The editors of Bloomberg View tout various state-level initiatives to contain the rising cost of higher education. Most of these ideas are perfectly reasonable, and likely to do at least some good. But I am increasingly convinced that unless governments do a better job of measuring student learning and labor market outcomes, any reform efforts will be of limited use. Advocates of higher education reform often argue that we ought to reward the most effective institutions, i.e., the institutions that do the most to improve student outcomes per dollar spent. The problem, however, is that we don’t have very good tools for assessing outcomes. Andrew P. Kelly and Daniel K. Lautzenheiser of the American Enterprise Institute offer two ideas for how states might address this data vacuum:
States should require institutions to measure student learning outcomes in a rigorous, reliable, and comparable way. This is not to suggest that states should coerce all institutions to use the same standardized test or that these tests should be a requirement for graduation. Rather, institutions should have the opportunity to choose from a menu of assessments, with the results made public. Administering an exam twice during a student’s tenure can allow institutions to measure the value added by the institution as a whole, providing less-selective institutions with an opportunity to showcase the gains their students make while in attendance. At the two-year level, policymakers should also report the proportion of remedial students who went on to successfully complete credit-bearing courses.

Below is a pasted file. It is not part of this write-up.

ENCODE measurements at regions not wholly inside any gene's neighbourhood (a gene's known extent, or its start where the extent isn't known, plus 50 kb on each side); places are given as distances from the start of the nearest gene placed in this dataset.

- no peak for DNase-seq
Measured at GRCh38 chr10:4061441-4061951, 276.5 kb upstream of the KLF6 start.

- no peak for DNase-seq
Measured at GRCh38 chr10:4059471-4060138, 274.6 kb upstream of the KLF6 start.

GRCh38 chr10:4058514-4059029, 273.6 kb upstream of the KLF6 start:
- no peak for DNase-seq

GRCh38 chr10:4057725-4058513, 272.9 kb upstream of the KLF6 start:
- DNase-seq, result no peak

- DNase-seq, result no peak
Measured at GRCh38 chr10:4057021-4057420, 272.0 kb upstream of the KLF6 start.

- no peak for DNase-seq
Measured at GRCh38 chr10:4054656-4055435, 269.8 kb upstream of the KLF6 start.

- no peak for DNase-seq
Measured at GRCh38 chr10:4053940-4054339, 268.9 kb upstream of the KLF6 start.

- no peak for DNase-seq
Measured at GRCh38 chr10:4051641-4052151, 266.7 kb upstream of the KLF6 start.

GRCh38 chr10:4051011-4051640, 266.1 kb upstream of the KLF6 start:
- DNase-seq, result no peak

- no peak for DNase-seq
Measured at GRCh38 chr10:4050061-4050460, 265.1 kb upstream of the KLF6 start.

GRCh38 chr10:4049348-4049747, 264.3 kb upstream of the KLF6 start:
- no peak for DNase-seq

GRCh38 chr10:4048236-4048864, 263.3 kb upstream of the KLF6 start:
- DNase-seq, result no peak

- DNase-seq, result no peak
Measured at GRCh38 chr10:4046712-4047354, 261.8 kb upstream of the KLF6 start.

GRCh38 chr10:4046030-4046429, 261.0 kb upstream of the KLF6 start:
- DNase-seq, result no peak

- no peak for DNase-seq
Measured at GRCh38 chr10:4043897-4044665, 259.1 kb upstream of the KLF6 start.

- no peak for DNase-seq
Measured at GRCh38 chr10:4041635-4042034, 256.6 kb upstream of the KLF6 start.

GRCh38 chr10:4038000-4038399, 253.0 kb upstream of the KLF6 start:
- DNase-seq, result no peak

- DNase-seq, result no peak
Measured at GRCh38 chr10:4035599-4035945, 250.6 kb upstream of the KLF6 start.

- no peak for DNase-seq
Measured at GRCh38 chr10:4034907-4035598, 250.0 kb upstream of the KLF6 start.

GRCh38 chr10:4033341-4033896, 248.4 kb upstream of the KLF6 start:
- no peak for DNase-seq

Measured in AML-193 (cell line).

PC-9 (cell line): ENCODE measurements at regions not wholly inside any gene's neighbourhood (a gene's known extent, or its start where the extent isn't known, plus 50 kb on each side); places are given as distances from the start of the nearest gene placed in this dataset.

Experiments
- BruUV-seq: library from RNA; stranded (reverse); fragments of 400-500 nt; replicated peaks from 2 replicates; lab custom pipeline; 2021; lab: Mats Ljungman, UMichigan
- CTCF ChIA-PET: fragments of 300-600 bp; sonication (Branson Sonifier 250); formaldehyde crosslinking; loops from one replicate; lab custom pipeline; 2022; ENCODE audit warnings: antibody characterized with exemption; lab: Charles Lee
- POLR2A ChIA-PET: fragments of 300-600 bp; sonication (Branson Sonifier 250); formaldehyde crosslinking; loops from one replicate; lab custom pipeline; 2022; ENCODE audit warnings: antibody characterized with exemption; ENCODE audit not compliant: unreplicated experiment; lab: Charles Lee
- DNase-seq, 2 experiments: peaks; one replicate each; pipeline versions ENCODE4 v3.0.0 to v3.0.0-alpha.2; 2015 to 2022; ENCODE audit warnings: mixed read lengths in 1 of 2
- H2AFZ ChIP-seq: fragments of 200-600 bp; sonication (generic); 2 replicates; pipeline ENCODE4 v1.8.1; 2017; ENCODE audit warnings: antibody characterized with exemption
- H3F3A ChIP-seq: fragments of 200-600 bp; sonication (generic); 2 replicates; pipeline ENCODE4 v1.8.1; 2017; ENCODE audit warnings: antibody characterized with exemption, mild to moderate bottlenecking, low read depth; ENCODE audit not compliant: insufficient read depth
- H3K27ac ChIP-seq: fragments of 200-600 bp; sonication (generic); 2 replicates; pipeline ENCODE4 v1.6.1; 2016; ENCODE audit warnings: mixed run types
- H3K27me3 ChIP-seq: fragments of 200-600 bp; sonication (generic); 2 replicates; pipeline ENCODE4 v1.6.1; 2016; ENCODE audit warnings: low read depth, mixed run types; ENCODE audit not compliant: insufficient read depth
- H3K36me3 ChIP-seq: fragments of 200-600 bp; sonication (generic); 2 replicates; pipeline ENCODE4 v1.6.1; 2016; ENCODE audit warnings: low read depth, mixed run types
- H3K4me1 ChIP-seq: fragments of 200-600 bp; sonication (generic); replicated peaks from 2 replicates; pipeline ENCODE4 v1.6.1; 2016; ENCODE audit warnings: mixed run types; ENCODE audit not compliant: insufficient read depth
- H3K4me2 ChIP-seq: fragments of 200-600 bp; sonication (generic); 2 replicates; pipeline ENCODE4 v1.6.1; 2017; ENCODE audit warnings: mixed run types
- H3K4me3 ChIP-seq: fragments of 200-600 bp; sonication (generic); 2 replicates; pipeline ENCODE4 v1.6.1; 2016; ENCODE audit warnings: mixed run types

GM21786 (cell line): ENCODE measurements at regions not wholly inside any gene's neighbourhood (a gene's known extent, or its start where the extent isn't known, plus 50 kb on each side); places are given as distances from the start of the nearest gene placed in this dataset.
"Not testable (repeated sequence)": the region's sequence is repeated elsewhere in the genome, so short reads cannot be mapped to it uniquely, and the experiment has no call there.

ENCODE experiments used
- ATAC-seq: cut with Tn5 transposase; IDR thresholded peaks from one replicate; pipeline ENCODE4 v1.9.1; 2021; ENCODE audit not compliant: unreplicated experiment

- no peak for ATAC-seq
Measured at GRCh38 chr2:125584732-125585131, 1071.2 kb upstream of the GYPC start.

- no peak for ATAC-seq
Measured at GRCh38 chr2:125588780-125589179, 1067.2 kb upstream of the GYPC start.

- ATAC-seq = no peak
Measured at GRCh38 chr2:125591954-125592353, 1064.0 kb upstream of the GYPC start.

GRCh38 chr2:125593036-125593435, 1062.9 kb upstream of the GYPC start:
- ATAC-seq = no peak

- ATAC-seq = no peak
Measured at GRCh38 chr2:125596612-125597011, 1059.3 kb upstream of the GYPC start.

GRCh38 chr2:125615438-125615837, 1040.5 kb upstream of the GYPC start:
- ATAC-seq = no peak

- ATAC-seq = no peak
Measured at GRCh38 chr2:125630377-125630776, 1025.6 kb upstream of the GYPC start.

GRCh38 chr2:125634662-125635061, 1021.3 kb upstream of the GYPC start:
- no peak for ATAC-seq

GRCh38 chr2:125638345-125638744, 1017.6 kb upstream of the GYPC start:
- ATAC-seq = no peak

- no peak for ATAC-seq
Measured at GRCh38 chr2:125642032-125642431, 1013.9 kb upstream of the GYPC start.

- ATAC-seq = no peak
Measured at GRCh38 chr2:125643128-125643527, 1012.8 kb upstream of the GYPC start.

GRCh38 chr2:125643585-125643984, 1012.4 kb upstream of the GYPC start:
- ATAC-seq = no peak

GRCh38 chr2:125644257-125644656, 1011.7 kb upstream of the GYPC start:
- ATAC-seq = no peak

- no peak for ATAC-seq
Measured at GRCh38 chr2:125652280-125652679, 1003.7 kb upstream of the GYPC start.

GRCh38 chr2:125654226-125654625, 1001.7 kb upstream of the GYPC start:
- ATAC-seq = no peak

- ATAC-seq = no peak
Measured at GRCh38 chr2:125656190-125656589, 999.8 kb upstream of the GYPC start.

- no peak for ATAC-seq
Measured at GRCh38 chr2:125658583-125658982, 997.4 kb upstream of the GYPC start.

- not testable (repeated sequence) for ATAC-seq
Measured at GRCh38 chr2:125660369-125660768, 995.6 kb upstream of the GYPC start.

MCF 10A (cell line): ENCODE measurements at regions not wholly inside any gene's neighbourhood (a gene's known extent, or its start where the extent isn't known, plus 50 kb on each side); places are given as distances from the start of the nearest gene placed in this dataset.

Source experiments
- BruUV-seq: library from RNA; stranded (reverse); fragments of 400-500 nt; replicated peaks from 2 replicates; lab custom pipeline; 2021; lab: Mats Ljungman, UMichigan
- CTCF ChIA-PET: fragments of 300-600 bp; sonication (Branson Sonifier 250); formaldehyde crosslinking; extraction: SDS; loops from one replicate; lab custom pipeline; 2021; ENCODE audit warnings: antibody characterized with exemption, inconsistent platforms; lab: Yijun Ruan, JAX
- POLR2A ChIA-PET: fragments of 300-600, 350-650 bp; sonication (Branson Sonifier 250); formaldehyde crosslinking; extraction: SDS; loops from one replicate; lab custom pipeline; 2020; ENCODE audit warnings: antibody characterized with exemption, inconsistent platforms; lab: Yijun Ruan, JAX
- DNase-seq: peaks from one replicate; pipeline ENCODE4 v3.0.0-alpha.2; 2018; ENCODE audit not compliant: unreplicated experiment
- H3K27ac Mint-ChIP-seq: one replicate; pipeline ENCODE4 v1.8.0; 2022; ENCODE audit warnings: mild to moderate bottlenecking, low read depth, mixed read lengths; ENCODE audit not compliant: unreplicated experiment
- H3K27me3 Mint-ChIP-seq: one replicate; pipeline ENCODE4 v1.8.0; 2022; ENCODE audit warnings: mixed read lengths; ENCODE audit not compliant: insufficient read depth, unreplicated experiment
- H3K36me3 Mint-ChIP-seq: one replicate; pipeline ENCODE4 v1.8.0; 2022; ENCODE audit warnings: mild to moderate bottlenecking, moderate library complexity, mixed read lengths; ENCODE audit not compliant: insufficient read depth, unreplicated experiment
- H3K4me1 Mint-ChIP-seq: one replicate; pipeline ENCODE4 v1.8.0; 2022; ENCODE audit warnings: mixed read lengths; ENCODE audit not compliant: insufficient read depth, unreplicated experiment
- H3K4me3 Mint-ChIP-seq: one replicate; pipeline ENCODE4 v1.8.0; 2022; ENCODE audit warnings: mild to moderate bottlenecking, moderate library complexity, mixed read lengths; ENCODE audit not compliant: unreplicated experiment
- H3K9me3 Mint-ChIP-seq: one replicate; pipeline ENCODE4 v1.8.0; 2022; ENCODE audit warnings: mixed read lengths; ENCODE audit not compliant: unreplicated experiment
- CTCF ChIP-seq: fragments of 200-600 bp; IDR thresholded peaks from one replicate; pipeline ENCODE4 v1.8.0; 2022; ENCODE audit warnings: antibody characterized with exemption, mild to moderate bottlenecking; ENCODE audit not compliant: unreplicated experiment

And Kelly and Lautzenheiser also call for providing students, parents, and taxpayers with more useful and reliable information on labor market outcomes:
Similarly, states should take steps to link data on postsecondary experience with earnings and employment information. Some institutions already try to measure employment and earnings using graduate surveys, but these are expensive to conduct and often suffer from low response rates. Linking administrative data from postsecondary and wage records is likely to be more informative and less expensive in the long run (despite start-up costs). With these data systems in hand, states would ideally be able to connect average earnings to both institutions and degree programs. Done right, this would enable prospective students to say, “If I am an accounting major at Eastern State University, the average wage one year after graduation is $50,000,” and then compare that to accounting programs at other institutions.
Students who are unsure about what type of program to pursue or what to major in may find this useful as well, as it will provide them with a sense of what credentials are likely to lead to a good job. These data can be particularly helpful to combat the myth that a bachelor’s degree is the only path to the middle class. Evidence suggests that graduates from some two-year and certificate programs outearn those with bachelor’s degrees, at least in the near term.